Prioritising people and education has helped the Ngai Tukairangi Trust become the largest Maori kiwifruit operation in the country, and an Ahuwhenua Trophy finalist.
That legacy began with Turirangi Te Kani and his cousins, who converted their ancestral land on Tauranga’s Matapihi peninsula from a dairy farm to a commercial garden, to help protect it from urbanisation.
Now, Ngai Tukairangi Trust has 110 hectares of kiwifruit orchards, including 60ha in Hastings. In total, they produce about 1.7 million trays of kiwifruit yearly.
Turirangi’s grandson, Ratahi Cross, has chaired the trust for 13 years. “Being named an Ahuwhenua finalist, in its first horticulture year, is like getting a tick from my grandparents to say we have maintained what they set out to achieve. It’s a great feeling,” says Ratahi.
“It’s extra special for us, because several great grandkids of the Ahuwhenua Trophy founder, Sir Apirana Ngata, work for us, or are related to trustees.”
Never afraid of new
Ratahi says the trust has never been afraid to try new things, and it continues to progress and innovate. “The land started as a commercial garden but we grew such good veggies, our people kept eating them – we weren’t making much money, but our people were well fed!
“As soon as we realised kiwifruit was a more financially-viable option, we changed direction. “When vine-killing disease Psa-V hit, we moved to the resistant G3 SunGold variety straight away.”
As well as helping Ngai Tukairangi get through the Psa crisis, being quick to act also gave them a head-start in the market. “We keep the same attitude today. We have an Active Variety Breeding Programme where new types of kiwifruit are tested, so we get to see new strands first-hand and decide whether they’re beneficial to us.”
The seven trustees prioritise good working relationships with their 54 permanent and 300 seasonal staff by being active, fair remuneration and networking opportunities.
Education is their biggest drawcard, says Ratahi. “There are two ways to succeed, you can win lotto, or give your people an education.”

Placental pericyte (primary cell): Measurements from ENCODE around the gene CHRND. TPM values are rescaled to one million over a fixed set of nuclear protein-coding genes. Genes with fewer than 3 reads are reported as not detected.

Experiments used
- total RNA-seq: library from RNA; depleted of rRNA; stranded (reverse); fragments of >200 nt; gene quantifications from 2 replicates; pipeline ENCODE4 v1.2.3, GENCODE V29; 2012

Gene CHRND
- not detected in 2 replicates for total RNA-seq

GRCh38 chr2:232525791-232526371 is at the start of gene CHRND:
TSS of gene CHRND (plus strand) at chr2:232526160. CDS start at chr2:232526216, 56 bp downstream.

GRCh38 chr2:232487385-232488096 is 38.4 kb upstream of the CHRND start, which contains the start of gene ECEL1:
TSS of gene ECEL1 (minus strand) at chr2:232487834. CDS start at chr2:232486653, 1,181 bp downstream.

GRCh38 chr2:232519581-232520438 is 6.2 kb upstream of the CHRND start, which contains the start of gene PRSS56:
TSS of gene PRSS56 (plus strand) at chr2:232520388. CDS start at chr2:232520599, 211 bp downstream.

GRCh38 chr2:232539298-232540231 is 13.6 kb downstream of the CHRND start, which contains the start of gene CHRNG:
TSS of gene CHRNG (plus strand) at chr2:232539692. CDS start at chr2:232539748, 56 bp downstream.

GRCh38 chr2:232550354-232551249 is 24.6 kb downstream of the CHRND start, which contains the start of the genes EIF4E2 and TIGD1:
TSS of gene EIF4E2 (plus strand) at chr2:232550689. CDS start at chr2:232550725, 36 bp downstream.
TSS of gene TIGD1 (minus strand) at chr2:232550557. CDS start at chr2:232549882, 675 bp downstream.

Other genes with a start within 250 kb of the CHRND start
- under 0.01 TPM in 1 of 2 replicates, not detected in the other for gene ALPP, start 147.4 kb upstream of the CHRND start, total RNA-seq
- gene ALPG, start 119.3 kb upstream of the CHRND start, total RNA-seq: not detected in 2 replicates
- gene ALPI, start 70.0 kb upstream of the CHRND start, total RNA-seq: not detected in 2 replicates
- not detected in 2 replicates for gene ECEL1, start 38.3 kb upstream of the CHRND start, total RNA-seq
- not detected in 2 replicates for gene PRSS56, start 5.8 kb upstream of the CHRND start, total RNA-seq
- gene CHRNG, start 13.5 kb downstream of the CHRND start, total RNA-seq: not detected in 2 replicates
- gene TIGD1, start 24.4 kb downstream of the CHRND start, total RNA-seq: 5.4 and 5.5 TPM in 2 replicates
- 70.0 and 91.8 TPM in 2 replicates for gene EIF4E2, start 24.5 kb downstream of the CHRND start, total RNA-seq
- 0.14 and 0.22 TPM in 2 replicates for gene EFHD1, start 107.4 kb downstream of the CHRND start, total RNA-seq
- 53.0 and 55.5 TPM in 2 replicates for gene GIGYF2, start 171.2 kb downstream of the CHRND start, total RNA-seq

“Our workers are highly trained. Having their expertise obviously benefits us, but it also lets our staff know they’re valued. Even if they move onto somewhere else, we like knowing that we’ve helped another orchard gain a great asset.”
The trust provides grants at almost every level of education, from truck licences to PhD degrees.
“My grandfather used to tell his workers: ‘I may not be able to pay you $50,000, but I can give your children an education grant that will turn them into $50,000 employees’. I still say that today.”
As a result, Ratahi says they rarely lose staff. “Many of our workers have been here longer than me. Even with our seasonal workers, the same crew come back every year.”
Staff education programmes include trips to organic markets in the Northern Hemisphere to help understand the growing demand. They’ve been doing these trips for 12 years, to help the business eventually become completely organic.
“Our orchards from Opotiki to the Hawke’s Bay have been great to transition to organic, as the land can produce much better without sprays compared to north of Western BOP. We wish we switched sooner.”
Their goal is to operate as sustainably as possible. “We’re currently trialling our first electric buggy. Our aim is to eliminate two-thirds of our fossil fuel requirements within the next three years.
“Water has been kaupapa in NZ for some time now. We manage it by using a computerised programme to monitor our usage.”
Offers for the original land, which is a mere 11km from Tauranga CBD, still roll in today. The business is almost generating as much money as the multimillion-dollar proposals the trust receives. “The fact that this land has been providing for our iwi for more than 700 years is more important than the money.”